nep-mfd New Economics Papers
on Microfinance
Issue of 2019‒11‒18
two papers chosen by
Aastha Pudasainee and Olivier Dagnelie

  1. Transparency and Financial Inclusion : Experimental Evidence from Mobile Money (revision of CentER DP 2018-042) By Dalton, Patricio; Pamuk, H.; Ramrattan, R.; van Soest, Daan; Uras, Burak
  2. The Effect of Mobile Money Usage on Borrowing, Saving, and Receiving Remittances: Evidence from Tanzania By Askar Ismailov; Albert Benson Kimaro; Hisahiro Naito

  1. By: Dalton, Patricio (Tilburg University, Center For Economic Research); Pamuk, H. (Tilburg University, Center For Economic Research); Ramrattan, R.; van Soest, Daan (Tilburg University, Center For Economic Research); Uras, Burak (Tilburg University, Center For Economic Research)
    Abstract: Electronic payment instruments have the potential to spur the transparency of business transactions and thereby reduce information frictions. We design a field experiment to understand whether e-payments facilitate the financial inclusion of SMEs in developing world and to study adoption barriers. We encourage a random sample of Kenyan merchants to adopt a new mobile-money payment instrument and find that the decision to adopt is hampered by the combination of information, know-how and seemingly small transaction costs barriers. In addition, we nd that business owners who are more averse to transparency are more reluctant to adopt. Sixteen months after the intervention, we observe that treated firms have better access to finance in the form of mobile loans. The impact on financial access is more pronounced for smaller establishments, which also experience a considerable reduction in sales volatility. We conclude that e-payments can help un-collateralized firms become transparent and get financially integrated.
    Keywords: SME Finance; Transparency; payment technologies; Lipa Na M-Pesa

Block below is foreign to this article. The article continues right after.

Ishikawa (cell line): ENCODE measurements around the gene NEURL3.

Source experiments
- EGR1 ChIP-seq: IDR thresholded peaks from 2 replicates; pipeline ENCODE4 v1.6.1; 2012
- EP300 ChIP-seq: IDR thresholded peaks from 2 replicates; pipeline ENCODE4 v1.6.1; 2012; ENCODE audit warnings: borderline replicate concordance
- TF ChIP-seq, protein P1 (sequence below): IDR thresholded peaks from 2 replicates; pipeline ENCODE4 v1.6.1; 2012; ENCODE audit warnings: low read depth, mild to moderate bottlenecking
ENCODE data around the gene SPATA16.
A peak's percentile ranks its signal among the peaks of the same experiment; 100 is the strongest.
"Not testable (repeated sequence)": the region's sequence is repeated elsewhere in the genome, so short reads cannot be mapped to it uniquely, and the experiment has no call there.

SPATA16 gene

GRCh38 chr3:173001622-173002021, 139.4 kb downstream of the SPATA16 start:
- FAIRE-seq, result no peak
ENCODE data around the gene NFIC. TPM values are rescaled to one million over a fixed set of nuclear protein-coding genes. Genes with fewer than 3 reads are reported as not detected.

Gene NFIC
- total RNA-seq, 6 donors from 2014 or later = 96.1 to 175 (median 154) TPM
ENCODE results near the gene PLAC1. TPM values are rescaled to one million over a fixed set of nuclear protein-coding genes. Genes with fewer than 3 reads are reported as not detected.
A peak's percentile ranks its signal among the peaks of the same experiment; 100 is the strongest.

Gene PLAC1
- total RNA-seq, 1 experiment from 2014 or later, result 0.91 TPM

JEL: D22 G00 G21 O33
    Date: 2019
  2. By: Askar Ismailov; Albert Benson Kimaro; Hisahiro Naito
    Abstract: This study examines the effect of the use of mobile money services on financial behavior using data from Tanzania. We estimate the causal effect of the use of mobile money on borrowing, receiving remittances, and saving by applying a two-stage least squares estimation using the shortest distance to the border of areas with multiple mobile phone networks, which is a proxy of accessibility to a mobile network, as an instrumental variable. We find that when a household experiences a negative shock, non-users of mobile money increase borrowing, while mobile money users do not. Further, the use of mobile money increases the probability of saving in mobile money savings accounts and of receiving remittances, while it decreases the probability of saving in less liquid assets such as livestock. In contrast, we find that the effect of the use of mobile money on receiving remittances is the same for those who experience a negative shock and those who do not. These evidences suggest that the use of mobile money increases the receipt of remittances regardless of negative shocks and changes the saving portfolio, so a household can prepare for negative shocks. Hence, a household that uses mobile money does not need to increase borrowing in the face of a negative shock. Consistent with this interpretation, the negative shock does not decrease the livelihood of the mobile money users while it decreases the livelihood of non-users.
    Date: 2019–11

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